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Cytoplasmic dynein is required for distinct aspects of MTOC positioning, including centrosome separation, in the one cell stage Caenorhabditis elegans embryo.

Gönczy P, Pichler S, Kirkham M, Hyman AA - J. Cell Biol. (1999)

Bottom Line: Moreover, in 15% of dhc-1 (RNAi) embryos, centrosomes failed to remain in proximity of the male pronucleus.Therefore, cytoplasmic dynein is required for multiple aspects of MTOC positioning in the one cell stage C. elegans embryo.In conjunction with our observation of cytoplasmic dynein distribution at the periphery of nuclei, these results lead us to propose a mechanism in which cytoplasmic dynein anchored on the nucleus drives centrosome separation.

View Article: PubMed Central - PubMed

Affiliation: European Molecular Biology Laboratory, Heidelberg, D-69117 Germany. gonczy@embl-heidelberg.de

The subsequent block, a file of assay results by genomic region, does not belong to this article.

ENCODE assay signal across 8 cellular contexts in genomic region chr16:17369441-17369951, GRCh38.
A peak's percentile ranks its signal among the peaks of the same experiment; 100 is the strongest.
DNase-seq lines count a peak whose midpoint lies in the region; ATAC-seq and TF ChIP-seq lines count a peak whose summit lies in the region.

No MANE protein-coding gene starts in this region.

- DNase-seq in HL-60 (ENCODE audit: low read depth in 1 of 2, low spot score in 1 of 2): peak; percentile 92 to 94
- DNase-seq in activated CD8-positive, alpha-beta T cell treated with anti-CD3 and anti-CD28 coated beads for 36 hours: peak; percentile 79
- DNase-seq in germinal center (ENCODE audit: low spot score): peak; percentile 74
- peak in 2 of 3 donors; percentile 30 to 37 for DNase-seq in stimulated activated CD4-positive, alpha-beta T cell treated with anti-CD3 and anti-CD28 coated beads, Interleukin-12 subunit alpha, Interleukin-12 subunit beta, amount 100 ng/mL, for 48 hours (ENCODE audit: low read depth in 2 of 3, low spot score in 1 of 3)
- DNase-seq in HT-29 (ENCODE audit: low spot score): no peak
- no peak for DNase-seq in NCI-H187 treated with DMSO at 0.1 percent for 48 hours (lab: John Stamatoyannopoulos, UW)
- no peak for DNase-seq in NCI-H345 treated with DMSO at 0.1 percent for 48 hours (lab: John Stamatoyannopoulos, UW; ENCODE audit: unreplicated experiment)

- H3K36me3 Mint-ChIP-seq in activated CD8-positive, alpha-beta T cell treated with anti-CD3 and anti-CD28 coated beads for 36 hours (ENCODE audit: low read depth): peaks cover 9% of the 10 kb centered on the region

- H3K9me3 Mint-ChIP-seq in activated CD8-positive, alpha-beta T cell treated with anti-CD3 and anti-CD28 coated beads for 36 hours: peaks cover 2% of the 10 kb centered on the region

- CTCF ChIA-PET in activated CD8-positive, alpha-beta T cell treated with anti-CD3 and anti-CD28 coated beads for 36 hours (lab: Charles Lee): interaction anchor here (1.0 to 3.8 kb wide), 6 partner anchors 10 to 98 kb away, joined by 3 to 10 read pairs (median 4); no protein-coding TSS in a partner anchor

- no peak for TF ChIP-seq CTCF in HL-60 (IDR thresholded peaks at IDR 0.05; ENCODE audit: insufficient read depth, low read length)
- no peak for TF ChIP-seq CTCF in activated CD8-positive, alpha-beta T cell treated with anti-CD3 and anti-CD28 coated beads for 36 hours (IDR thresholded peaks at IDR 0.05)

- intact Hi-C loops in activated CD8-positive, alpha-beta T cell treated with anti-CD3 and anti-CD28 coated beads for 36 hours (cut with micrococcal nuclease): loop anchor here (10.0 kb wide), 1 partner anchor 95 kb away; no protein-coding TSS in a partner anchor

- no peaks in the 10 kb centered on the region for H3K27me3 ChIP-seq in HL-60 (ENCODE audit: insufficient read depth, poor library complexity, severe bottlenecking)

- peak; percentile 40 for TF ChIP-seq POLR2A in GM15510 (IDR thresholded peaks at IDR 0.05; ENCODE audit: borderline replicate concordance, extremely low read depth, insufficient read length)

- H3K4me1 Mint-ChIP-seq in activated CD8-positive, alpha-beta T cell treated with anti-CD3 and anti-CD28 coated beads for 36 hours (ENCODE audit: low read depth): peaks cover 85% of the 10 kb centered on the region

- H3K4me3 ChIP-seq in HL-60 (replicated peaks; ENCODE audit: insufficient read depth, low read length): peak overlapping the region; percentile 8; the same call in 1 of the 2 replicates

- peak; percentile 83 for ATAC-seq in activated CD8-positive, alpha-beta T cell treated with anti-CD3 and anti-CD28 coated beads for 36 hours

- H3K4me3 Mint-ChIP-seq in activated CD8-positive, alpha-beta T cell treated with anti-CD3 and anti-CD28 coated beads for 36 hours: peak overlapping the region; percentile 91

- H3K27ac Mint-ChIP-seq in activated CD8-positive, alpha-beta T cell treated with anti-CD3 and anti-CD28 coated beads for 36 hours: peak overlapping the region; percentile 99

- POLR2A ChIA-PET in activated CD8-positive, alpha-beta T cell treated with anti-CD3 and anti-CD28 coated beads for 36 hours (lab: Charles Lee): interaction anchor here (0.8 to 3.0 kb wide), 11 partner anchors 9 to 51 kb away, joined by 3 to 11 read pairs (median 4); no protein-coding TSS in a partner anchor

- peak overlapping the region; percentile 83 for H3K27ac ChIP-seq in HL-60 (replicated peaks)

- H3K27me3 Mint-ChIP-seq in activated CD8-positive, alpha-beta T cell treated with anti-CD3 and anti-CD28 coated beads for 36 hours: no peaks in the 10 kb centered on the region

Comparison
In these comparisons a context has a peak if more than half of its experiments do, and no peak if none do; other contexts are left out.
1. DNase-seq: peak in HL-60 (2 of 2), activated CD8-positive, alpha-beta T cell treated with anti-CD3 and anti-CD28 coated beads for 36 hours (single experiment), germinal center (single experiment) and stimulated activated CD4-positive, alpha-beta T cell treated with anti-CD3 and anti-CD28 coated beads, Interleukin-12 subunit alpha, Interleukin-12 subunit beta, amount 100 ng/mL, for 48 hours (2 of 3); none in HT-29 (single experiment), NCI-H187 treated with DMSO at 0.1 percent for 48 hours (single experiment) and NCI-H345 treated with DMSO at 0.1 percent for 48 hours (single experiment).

ABSTRACT
We have investigated the role of cytoplasmic dynein in microtubule organizing center (MTOC) positioning using RNA-mediated interference (RNAi) in Caenorhabditis elegans to deplete the product of the dynein heavy chain gene dhc-1. Analysis with time-lapse differential interference contrast microscopy and indirect immunofluorescence revealed that pronuclear migration and centrosome separation failed in one cell stage dhc-1 (RNAi) embryos. These phenotypes were also observed when the dynactin components p50/dynamitin or p150(Glued) were depleted with RNAi. Moreover, in 15% of dhc-1 (RNAi) embryos, centrosomes failed to remain in proximity of the male pronucleus. When dynein heavy chain function was diminished only partially with RNAi, centrosome separation took place, but orientation of the mitotic spindle was defective. Therefore, cytoplasmic dynein is required for multiple aspects of MTOC positioning in the one cell stage C. elegans embryo. In conjunction with our observation of cytoplasmic dynein distribution at the periphery of nuclei, these results lead us to propose a mechanism in which cytoplasmic dynein anchored on the nucleus drives centrosome separation.